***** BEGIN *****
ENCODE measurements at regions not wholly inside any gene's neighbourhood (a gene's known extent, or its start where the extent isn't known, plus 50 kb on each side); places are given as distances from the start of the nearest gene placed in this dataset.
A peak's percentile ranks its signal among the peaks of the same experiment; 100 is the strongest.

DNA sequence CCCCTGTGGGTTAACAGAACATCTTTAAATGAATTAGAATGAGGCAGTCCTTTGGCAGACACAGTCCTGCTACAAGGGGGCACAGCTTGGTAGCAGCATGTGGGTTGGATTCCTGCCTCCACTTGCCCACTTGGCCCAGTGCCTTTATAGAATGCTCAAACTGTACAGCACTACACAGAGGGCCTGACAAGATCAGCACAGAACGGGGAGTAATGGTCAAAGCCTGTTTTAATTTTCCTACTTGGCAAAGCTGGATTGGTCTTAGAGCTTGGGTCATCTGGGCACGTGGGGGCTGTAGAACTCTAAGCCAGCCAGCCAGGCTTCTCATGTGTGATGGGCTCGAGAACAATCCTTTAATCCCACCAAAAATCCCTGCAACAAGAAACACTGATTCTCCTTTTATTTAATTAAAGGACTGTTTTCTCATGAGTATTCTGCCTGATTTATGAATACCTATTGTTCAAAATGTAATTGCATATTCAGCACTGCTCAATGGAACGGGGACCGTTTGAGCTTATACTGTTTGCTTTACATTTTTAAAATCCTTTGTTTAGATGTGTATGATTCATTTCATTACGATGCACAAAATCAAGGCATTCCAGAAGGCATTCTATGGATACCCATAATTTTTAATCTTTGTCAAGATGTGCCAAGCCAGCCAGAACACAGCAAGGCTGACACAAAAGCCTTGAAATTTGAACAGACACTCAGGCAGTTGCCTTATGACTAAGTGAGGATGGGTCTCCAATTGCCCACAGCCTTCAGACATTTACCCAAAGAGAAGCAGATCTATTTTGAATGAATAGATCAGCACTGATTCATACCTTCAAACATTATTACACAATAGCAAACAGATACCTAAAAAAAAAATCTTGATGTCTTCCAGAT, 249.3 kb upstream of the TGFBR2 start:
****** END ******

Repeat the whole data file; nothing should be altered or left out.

ENCODE measurements at regions not wholly inside any gene's neighbourhood (a gene's known extent, or its start where the extent isn't known, plus 50 kb on each side); places are given as distances from the start of the nearest gene placed in this dataset.
A peak's percentile ranks its signal among the peaks of the same experiment; 100 is the strongest.

DNA sequence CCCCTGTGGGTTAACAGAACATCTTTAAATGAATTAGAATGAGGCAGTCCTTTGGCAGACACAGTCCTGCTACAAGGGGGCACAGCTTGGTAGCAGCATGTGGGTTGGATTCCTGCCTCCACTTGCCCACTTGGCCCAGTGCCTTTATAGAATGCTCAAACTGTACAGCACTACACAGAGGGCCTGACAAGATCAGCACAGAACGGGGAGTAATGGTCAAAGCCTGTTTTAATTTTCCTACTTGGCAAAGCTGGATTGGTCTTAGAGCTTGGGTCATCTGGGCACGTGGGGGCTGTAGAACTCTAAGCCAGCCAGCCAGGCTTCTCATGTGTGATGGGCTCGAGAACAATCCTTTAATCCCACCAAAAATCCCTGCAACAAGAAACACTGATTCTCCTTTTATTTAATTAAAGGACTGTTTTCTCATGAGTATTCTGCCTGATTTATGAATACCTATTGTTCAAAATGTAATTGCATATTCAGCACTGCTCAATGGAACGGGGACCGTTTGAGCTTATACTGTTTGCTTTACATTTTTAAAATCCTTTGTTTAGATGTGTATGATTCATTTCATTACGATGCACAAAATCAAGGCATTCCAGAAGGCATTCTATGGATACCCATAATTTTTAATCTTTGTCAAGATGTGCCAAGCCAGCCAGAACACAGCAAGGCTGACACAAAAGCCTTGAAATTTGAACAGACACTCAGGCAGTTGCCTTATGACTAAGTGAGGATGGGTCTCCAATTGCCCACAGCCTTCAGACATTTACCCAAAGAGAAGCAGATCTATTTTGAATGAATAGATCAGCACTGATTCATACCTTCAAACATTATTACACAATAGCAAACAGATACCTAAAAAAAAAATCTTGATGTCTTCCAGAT, 249.3 kb upstream of the TGFBR2 start: